Le Chevalier de Saint-Georges

 

Le Chevalier de Saint-Georges features highly on my (wipe clean) laminated list of Dead People I Would Do. The mulatto son of a slave was a virtuoso composer, conductor, fencer, horseman and athlete, not to mention a devastating dancer and heroic soldier, campaigning against slavery by using his very body and creativity as an exemplar of humanity. It seems incredible that this protege of Marie Antionette is so little known; his cartoonish brilliance would have made him a perfect character in Sofia Coppola's dreamlike film. Dubbed Le Mozart Noir, his violin concertos are actually Mozart On Ice; less complex, less subtle, but with a clear, soaring sweetness which make them perfect for frosty mornings.

Chances are he won't even be mentioned in this month's Red Violin festival in Cardiff, which features fiddle-related films, concerts, exhibitions and talks, and Madeleine Mitchell's Big Ffidil 'sounding' model violin installation, which she has been discussing today on Woman's Hour.

The success of this decade-old event reflects that the violin has a profound emotional and artistic, as well as musical, resonance. It is the most human of instruments, all gut and hair and fragile wood, a bulbous baby's body cradled on the shoulder to be coaxed into vocal verisimiltude, and my two most memorable violin recitals were both intimate, idiosyncratic solos performed in honour of lives well lived. One was an aching rendition of Vaughan Williams' ubiquitous, ambitious Lark by Andrew Haveron at the Francis Minter memorial service in a tiny, cold church in Adderbury; the other a medley of modestly miraculous Gilbert and Sullivan melodies at my grandfather's memorial service in a tiny, cold church in Turville.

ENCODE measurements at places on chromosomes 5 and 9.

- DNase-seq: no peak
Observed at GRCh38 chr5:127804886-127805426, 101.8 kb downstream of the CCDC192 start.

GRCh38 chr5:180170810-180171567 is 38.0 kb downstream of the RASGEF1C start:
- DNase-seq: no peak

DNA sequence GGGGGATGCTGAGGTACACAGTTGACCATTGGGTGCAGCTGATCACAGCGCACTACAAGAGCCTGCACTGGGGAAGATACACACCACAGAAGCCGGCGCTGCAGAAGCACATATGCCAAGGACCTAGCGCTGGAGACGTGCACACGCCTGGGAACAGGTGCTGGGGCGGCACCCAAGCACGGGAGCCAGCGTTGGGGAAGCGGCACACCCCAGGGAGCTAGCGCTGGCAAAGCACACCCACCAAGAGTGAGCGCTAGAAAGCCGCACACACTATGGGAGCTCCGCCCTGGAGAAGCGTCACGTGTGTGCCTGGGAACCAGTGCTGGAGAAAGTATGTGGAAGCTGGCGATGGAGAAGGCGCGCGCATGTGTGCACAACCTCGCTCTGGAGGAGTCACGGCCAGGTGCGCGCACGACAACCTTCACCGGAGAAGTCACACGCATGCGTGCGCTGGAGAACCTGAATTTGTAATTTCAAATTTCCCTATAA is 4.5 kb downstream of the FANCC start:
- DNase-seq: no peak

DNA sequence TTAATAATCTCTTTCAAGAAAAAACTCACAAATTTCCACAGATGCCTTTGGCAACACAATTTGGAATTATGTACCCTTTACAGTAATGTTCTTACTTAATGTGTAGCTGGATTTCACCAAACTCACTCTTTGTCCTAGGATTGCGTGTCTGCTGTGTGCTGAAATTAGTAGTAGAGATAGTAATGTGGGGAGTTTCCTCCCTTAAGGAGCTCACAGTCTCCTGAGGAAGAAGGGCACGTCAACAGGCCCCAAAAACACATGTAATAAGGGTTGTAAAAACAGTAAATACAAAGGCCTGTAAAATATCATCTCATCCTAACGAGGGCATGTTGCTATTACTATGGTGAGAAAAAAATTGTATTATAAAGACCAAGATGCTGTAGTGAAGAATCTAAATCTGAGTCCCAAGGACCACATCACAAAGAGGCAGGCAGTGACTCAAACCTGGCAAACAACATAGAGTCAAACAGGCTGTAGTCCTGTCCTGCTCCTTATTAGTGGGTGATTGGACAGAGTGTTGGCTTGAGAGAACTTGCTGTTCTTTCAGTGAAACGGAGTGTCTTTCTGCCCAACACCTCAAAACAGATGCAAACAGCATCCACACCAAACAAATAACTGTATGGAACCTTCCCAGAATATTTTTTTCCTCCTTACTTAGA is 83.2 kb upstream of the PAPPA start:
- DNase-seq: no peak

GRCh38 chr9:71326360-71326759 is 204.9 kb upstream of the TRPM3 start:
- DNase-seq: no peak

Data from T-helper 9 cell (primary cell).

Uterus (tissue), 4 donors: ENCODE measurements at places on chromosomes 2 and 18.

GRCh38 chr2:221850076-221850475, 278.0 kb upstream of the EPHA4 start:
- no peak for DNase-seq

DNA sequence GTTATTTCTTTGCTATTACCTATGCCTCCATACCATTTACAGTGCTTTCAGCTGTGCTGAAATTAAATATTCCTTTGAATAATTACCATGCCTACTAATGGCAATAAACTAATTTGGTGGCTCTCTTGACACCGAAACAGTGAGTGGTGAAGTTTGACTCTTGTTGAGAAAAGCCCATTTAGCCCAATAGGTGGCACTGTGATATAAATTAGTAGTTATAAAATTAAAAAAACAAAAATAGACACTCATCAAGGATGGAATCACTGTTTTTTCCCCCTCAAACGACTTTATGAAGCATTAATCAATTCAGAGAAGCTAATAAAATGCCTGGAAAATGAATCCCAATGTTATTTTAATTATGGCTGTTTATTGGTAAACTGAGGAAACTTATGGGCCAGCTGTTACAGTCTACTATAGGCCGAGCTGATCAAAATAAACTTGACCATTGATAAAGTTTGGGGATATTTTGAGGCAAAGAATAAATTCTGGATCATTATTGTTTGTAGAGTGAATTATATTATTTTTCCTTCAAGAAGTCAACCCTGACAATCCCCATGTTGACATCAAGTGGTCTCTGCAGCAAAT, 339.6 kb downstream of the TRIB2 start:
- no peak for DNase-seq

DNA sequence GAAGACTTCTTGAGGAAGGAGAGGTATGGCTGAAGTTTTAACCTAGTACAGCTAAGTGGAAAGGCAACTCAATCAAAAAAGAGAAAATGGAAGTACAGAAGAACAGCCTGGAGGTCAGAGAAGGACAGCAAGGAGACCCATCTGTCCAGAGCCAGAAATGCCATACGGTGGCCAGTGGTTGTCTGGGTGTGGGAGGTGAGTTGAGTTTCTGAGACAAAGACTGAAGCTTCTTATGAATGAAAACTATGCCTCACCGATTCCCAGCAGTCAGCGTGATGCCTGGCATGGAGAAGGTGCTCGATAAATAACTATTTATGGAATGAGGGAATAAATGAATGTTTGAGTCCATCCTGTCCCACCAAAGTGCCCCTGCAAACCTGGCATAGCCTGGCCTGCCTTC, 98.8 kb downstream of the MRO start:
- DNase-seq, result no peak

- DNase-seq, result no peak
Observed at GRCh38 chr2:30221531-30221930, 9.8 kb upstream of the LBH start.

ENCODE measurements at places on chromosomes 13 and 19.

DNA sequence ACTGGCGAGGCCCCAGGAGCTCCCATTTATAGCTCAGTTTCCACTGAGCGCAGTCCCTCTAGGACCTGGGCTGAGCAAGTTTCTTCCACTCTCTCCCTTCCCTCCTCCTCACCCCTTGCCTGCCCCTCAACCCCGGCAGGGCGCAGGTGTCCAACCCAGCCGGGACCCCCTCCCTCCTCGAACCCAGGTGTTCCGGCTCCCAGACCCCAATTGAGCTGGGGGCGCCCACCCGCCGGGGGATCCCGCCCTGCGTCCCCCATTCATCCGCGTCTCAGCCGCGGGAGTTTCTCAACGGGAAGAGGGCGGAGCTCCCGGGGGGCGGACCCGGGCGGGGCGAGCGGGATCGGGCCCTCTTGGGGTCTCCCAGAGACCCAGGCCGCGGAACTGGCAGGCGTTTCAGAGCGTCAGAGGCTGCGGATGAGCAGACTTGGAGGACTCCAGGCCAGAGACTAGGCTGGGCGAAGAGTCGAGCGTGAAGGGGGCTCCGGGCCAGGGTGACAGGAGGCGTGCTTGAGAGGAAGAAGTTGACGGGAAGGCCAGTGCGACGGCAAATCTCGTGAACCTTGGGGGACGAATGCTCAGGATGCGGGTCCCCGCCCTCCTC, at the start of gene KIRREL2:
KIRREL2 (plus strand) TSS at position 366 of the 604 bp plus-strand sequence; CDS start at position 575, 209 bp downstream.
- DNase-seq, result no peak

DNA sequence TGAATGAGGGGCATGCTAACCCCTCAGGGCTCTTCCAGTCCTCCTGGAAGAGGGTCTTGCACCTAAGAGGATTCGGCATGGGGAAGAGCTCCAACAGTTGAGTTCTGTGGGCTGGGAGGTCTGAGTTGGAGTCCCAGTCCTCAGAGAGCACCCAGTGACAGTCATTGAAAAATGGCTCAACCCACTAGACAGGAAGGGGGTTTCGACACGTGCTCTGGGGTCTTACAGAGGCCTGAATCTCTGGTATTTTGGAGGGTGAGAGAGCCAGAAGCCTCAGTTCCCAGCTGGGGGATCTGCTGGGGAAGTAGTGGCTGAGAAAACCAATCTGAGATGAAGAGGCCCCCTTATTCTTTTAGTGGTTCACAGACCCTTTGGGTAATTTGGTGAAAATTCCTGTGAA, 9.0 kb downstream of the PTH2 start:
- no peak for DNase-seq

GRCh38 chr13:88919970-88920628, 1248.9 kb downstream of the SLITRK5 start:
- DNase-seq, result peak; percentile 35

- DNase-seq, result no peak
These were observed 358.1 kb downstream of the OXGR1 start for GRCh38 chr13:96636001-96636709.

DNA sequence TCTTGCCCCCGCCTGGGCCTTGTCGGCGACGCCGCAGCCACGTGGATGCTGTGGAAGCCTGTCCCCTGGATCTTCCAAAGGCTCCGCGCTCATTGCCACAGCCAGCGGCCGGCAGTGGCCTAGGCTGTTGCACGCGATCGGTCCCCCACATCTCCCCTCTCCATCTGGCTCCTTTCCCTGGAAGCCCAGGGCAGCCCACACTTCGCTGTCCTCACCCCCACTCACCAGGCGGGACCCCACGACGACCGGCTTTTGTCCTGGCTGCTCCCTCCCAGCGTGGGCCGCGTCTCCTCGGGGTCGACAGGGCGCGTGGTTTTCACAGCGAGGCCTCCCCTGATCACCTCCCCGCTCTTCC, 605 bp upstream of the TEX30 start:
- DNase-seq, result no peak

My grandfather's hands were beautiful. The rough-skinned rub of his thumb on my palm was like the lick of a cat's tongue; the span of his bony fingers ranged fiddlestrings with nonchalant brilliance. I saw at his inherited violin with more enthusiasm than talent, but every time I struggle with my Saint-Georges Concerto in C Major, I play it badly, passionately, utterly for him.